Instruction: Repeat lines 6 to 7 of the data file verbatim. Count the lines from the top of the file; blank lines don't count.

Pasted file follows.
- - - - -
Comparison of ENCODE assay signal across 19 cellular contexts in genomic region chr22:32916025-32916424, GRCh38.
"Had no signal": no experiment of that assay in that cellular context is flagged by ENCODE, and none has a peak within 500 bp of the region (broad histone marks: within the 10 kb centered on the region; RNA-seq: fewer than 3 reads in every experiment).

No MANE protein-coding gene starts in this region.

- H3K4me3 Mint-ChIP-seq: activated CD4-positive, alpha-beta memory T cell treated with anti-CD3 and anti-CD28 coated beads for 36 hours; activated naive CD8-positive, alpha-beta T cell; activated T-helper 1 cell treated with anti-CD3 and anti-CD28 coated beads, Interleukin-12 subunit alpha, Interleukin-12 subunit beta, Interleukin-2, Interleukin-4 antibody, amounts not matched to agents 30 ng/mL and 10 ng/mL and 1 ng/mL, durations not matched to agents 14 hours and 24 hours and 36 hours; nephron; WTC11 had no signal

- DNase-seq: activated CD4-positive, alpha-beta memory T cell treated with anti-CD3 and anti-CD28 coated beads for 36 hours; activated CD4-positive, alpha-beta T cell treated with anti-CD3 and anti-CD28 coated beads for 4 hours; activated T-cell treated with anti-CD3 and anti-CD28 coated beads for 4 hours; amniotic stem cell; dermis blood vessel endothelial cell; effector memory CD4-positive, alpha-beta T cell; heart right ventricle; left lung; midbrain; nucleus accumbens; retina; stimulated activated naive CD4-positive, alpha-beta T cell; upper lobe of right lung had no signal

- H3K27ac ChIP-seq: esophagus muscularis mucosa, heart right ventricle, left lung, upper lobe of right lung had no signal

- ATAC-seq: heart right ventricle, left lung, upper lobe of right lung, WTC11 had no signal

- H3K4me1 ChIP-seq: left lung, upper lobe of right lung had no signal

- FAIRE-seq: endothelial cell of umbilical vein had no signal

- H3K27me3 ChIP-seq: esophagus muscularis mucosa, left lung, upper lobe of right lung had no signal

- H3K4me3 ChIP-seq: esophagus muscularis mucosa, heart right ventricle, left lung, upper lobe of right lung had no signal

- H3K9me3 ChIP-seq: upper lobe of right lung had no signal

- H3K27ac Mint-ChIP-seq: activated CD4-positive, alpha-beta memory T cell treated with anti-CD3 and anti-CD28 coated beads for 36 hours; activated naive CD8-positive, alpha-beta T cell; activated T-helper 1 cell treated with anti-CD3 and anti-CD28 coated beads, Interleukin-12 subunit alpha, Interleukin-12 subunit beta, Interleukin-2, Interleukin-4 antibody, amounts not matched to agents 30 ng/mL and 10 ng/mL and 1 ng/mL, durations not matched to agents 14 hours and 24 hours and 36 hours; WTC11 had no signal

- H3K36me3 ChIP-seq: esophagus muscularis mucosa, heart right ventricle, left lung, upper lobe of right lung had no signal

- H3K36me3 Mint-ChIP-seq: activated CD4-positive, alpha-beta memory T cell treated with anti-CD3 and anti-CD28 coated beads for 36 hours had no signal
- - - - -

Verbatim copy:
- H3K27ac ChIP-seq: esophagus muscularis mucosa, heart right ventricle, left lung, upper lobe of right lung had no signal

- ATAC-seq: heart right ventricle, left lung, upper lobe of right lung, WTC11 had no signal